Breastfeeding is a major battleground of the modern mommy wars. In her widely discussed piece in The Atlantic, Hanna Rosin called breastfeeding the “new sucking sound”–replacing vacuuming as the task that shackles women to the house, promotes the unequal distribution of childcare and household duties, and prevents women from reaching the upper echelons of professional success. The benefits of breastfeeding have been oversold, she claims, and–just as significantly–the costs to women’s sleep, time, and career progress have been downplayed.
On the other side of the debate, the American Academy of Pediatrics states that the benefits for the infant in terms of reduced risk of infection, adult obesity, allergies, and asthma are so great that breastfeeding must be viewed as an “investment in your child’s future” rather than a “lifestyle choice.” Some lactation consultants fall into this camp too, needing to be reminded to suppress their impulse to sigh when yet another mother complains of exhaustion and lack of sleep, for fear they alienate her–and thus fail to convince her to keep breastfeeding.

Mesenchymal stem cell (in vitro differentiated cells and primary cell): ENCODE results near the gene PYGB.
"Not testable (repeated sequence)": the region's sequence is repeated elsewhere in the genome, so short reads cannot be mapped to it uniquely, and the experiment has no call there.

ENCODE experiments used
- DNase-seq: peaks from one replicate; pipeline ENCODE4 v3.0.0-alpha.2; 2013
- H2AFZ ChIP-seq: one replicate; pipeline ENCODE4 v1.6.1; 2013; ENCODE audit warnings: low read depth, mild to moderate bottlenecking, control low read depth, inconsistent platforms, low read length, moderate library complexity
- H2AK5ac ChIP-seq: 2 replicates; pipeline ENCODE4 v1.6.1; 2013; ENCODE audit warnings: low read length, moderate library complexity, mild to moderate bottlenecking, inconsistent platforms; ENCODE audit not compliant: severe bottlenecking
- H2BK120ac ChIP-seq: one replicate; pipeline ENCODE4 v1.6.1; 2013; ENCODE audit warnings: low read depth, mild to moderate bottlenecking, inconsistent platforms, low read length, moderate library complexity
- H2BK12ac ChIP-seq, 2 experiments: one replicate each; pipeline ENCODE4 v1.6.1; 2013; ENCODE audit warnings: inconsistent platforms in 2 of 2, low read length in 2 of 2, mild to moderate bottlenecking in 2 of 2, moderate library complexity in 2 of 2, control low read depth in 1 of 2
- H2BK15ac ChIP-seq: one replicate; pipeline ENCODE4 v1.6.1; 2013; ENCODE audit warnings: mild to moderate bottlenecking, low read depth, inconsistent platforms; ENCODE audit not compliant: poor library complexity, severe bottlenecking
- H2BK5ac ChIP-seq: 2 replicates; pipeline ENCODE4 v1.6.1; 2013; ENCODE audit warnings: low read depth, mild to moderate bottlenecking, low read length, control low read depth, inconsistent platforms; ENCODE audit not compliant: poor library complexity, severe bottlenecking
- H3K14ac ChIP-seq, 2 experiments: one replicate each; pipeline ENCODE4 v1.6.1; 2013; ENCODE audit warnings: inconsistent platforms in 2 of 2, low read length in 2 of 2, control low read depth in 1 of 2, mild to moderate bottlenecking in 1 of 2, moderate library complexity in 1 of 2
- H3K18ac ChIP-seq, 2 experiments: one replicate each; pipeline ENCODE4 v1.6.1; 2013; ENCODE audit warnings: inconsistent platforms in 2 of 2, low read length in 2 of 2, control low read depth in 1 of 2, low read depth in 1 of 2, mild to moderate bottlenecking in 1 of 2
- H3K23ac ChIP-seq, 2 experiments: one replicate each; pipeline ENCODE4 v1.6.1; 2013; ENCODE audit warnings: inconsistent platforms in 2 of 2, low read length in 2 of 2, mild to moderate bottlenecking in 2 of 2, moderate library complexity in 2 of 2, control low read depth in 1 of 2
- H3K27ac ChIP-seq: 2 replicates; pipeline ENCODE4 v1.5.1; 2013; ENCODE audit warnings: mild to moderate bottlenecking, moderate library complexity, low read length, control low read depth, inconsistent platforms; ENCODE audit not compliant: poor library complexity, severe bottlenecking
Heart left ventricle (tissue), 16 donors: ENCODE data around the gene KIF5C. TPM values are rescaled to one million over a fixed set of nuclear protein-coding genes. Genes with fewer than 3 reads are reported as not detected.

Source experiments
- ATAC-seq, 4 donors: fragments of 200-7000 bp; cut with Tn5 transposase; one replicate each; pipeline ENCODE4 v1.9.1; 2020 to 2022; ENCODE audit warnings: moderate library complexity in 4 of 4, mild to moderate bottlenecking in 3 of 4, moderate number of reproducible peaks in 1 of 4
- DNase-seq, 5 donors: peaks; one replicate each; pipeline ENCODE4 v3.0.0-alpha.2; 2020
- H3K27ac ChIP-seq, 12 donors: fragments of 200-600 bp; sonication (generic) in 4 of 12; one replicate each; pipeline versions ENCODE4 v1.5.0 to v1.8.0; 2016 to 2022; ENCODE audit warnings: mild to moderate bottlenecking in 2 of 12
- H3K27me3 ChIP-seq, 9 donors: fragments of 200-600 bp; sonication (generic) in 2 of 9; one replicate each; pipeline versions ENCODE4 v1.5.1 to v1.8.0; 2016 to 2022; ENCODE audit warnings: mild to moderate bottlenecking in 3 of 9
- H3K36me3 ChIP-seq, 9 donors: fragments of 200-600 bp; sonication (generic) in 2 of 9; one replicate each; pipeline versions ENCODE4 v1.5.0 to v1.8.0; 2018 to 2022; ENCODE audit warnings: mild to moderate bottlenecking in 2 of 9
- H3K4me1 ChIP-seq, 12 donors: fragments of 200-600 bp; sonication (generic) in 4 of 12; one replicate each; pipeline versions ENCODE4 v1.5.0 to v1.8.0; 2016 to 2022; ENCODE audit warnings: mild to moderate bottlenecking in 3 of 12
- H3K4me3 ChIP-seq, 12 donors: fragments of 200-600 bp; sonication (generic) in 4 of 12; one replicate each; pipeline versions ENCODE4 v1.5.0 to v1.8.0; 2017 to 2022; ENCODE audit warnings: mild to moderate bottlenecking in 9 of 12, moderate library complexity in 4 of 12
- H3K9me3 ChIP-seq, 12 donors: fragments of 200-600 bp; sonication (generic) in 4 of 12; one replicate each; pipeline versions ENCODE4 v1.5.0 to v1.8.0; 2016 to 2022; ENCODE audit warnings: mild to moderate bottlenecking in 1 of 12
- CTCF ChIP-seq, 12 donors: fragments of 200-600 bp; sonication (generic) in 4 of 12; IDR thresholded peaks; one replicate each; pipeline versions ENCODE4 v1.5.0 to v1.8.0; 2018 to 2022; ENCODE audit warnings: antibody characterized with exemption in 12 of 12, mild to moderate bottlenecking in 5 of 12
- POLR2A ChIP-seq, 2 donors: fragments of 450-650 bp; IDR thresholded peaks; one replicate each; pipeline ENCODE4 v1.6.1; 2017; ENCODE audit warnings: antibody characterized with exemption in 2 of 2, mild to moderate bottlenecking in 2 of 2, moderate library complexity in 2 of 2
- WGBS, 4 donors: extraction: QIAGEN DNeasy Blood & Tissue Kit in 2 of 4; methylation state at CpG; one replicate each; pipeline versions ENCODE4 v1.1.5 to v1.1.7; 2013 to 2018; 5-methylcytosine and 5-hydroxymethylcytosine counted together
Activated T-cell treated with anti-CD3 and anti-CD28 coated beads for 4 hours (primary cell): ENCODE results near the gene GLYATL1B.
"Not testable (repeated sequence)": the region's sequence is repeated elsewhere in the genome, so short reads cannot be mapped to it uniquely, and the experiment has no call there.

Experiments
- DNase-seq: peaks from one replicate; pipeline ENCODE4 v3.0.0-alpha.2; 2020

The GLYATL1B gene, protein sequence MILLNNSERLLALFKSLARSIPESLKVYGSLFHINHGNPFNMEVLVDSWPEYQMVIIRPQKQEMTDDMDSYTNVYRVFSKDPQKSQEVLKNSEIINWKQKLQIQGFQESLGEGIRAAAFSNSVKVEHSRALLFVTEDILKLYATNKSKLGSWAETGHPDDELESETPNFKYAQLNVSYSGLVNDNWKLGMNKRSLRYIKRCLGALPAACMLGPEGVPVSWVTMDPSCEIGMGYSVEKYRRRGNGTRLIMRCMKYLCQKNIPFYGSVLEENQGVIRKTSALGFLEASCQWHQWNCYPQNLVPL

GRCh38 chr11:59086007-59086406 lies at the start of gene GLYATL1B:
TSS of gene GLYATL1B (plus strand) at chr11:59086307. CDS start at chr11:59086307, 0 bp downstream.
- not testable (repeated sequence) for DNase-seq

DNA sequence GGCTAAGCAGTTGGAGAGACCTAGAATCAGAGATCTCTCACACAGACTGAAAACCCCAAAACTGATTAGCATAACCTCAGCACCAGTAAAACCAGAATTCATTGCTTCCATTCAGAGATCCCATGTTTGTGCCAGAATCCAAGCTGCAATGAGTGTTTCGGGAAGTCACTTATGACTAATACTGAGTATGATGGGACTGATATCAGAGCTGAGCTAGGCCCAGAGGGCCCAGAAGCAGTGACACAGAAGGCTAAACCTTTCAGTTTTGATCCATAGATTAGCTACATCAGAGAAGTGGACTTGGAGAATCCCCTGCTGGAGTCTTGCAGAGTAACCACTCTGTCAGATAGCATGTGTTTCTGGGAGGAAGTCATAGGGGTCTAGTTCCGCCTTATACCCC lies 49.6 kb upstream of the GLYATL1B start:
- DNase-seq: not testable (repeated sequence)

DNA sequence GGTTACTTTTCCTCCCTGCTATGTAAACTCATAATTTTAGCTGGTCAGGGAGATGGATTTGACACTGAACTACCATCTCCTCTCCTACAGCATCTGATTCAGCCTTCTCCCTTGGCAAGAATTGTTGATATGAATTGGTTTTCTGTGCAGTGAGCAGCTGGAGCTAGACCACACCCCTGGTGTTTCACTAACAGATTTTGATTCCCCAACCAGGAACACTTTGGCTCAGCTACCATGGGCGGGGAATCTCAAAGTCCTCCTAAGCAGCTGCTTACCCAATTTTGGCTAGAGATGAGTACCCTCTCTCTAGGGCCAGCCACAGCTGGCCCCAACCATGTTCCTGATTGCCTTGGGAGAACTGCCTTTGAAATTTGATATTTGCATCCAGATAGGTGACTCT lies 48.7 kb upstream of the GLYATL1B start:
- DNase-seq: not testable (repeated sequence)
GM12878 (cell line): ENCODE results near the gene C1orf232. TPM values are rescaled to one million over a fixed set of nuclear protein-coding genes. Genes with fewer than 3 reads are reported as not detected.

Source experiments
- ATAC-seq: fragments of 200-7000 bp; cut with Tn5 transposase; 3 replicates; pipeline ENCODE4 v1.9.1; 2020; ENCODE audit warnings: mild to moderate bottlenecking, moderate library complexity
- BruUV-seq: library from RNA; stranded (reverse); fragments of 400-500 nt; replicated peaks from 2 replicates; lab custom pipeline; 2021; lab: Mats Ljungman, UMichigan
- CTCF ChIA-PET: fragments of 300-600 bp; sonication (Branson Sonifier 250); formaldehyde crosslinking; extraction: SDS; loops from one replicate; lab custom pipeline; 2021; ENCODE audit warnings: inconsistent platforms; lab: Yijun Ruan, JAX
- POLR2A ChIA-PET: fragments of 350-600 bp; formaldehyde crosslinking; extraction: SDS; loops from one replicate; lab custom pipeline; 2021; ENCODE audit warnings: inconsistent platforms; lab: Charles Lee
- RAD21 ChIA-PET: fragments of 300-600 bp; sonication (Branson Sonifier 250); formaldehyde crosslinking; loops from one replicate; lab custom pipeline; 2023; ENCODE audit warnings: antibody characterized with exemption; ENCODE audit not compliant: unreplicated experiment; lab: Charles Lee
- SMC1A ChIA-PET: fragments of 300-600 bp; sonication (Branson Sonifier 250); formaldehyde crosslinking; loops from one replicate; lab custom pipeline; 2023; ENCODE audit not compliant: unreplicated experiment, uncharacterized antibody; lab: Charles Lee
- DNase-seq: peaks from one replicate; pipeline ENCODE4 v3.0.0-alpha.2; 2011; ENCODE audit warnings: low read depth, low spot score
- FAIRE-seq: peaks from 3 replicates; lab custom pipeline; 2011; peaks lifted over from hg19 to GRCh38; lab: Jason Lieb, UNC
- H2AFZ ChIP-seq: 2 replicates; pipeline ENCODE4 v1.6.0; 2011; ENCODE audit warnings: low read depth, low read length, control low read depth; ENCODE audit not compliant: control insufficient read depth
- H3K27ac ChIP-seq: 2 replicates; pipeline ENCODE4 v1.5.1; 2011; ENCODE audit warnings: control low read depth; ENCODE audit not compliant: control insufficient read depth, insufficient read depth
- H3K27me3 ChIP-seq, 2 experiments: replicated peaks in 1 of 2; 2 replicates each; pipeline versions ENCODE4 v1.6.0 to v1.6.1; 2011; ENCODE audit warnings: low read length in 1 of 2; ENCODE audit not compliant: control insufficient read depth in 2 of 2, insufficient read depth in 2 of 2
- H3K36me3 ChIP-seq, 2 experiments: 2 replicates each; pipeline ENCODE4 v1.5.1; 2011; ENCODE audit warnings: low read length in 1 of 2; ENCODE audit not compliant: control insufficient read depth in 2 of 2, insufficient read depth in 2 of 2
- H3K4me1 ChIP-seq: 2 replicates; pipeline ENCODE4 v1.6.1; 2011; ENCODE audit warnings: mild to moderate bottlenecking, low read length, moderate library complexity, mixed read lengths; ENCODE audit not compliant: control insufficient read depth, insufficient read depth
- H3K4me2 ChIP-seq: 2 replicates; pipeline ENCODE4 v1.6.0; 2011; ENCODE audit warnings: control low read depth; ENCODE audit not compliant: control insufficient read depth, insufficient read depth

On both sides, well-intentioned but overzealous advocates twist the evidence on breastfeeding, cherry-picking among studies to support their preexisting views.
This is especially true when it comes to one of breastfeeding’s major downsides: Disrupted sleep.
Consider the post, 5 Cool Things No One Ever Told You About Nighttime Breastfeeding, which claims that the number 1 coolest thing about nighttime breastfeeding is “breastfeeding moms actually get MORE sleep than their formula-feeding counterparts,” and concludes with the rhetorical question: “Did you ever think, when you hear your baby rouse at 2:00am, that they are actually giving you the gift of MORE sleep…?”
To which I would like to respond: No, never, not only because it does not square with my own experience, but also because the research on this topic is clear: breastfeeding moms, on average, get less sleep, not more.
Almost without exception, studies on formula feeding, breastfeeding, and sleep find that breastfed babies wake up more often than formula fed ones at night, and breastfeeding mothers therefore get LESS uninterrupted nighttime sleep.
Nighttime Wakings in Formula-Fed Versus Breastfed Babies